I came across this book when I heard Clyde Brolin interviewed (on Chris Evans’ Radio 2 show). It was when Vasos Alexander, Evans’ sports reporter, described it as the book he’d wished he’d written that I ordered it. Human psychology fascinates me, but particularly the facet of how people improve. Of course I was going to buy it.

It isn’t a self-help book (thank goodness) but a wonderful narrative of years of Brolin’s work and interviews with some sporting greats. Brolin has an easy, engaging, uncluttered way of writing. This suits the subject matter, somehow (more of that later). That said, I was in two minds whether to continue after the first 50 pages or so, because of the huge bias to motorsport narratives. Motorsport is not my thing, and the detail in their narratives didn’t excite me. I am hugely glad that I read to the end, through the conclusion to the acknowledgments. Part of the joy of In The Zone is reflecting upon its content, and fitting it to my own experience.

So, as a book, I wish that elements of the conclusion were in the set up. In The Zone isn’t just a story of champions, it is a story of all of us. The book in itself is Brolin’s ‘think and win big,’ because of what he was driven to understand, research, and share. It took him seven years, six without a publisher, and this deeply impresses me… and inspires me.

Maybe it is because I am about to embark on my own ‘chance’ (or make my own chance) by embarking on an MA in Writing. I am tuned into making the most of the opportunities. Couple that with a passion for self-improvement, then yes, in some ways I wish I’d written it too.

Back to the book. I think the book grows in confidence, with a move to the wider message of the elements of what makes those champions think and win big, but how that applies to all of us… ‘to be the best we can be’. That is a phrase that speaks to me, inspires me.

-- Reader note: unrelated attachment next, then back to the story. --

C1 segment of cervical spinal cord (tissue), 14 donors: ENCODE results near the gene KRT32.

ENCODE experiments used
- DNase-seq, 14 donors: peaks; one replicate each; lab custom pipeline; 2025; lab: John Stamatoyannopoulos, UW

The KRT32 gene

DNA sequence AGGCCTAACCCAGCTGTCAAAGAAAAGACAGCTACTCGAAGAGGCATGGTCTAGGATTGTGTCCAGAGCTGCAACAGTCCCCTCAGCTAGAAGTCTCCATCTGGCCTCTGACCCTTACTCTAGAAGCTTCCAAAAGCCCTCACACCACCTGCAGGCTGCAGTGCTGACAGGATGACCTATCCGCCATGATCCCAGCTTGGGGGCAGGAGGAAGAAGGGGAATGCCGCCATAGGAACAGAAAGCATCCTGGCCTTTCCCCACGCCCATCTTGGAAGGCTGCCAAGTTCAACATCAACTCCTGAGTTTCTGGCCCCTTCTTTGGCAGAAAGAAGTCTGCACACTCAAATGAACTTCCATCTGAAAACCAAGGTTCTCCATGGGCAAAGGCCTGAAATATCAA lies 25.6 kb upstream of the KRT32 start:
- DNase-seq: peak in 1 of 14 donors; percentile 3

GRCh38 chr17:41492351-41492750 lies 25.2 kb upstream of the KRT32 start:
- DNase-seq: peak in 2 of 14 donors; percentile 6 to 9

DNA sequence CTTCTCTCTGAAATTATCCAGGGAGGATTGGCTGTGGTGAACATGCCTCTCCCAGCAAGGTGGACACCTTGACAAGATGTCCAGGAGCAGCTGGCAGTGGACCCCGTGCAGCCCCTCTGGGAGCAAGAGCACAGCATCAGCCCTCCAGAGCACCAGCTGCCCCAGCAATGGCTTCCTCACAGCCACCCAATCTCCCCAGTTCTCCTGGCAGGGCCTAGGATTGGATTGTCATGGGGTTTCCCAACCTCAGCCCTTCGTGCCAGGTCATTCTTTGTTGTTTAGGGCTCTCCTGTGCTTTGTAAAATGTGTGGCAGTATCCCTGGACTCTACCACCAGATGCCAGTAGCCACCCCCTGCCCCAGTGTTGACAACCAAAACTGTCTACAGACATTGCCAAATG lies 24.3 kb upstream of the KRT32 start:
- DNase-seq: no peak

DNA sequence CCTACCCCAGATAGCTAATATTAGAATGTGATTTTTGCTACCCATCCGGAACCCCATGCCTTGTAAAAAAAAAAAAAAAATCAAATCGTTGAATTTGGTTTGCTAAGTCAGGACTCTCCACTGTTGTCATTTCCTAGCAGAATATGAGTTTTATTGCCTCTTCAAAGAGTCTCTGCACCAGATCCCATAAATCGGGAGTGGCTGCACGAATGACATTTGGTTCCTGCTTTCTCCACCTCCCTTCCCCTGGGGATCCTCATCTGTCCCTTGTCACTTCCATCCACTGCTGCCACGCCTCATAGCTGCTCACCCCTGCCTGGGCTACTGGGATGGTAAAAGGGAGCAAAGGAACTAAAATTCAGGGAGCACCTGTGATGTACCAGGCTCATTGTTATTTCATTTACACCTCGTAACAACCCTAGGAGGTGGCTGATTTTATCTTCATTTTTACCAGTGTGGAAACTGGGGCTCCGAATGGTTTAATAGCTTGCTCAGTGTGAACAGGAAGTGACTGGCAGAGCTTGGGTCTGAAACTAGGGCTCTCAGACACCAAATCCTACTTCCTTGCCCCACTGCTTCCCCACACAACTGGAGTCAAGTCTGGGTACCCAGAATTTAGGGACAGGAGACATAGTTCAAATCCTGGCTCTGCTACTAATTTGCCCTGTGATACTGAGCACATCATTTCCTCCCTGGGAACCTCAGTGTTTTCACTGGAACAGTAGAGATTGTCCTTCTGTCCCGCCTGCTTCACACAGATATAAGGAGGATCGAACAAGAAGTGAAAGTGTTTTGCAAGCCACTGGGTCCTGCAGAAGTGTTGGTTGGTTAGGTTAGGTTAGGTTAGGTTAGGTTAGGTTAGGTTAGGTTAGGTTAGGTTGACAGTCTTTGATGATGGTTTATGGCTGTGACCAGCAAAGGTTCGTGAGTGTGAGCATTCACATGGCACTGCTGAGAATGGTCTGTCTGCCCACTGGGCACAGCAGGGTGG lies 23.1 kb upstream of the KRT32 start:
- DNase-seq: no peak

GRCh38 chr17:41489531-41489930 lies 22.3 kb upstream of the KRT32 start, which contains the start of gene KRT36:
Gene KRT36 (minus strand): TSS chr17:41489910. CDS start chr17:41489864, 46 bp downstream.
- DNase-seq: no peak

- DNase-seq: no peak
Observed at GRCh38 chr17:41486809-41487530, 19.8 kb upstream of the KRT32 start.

That there is repetition in the book helps build towards Brolin’s crescendo of a conclusion. It is a collection of voices with the same themes, but different experiences. That Brolin has boiled them down into chapters is a reflection of all the ‘data’ he has collected in his interviews, and the book needs it. Without a structure it would have been a rather rambling narrative. Is this a blueprint for ‘thinking and winning big’? I’m not sure (which is why it isn’t a self-help book). All the stories point, potentially, to another conclusion, which isn’t directly picked up, that each of the ‘champions’ have a deep self-knowledge. Self-acceptance in order to make the improvements necessary.

One lasting thought that I have is that the chapter titles are rather ‘left brain’. Conceive. Believe. Achieve. I can see the flowchart that goes with it. But this is at odds with the language of the champions who speak of ‘passion’, ‘drive’ ‘energy’, ‘improve’ and of something bigger. This seems far more right brain, and more intangible. I wonder, the construct of the publisher? But perhaps the chapter headings actually don’t really matter at all, given that the magic comes from the narratives, Brolin’s included.

A gift of a book, that grows and grows. Thank you Clyde Brolin.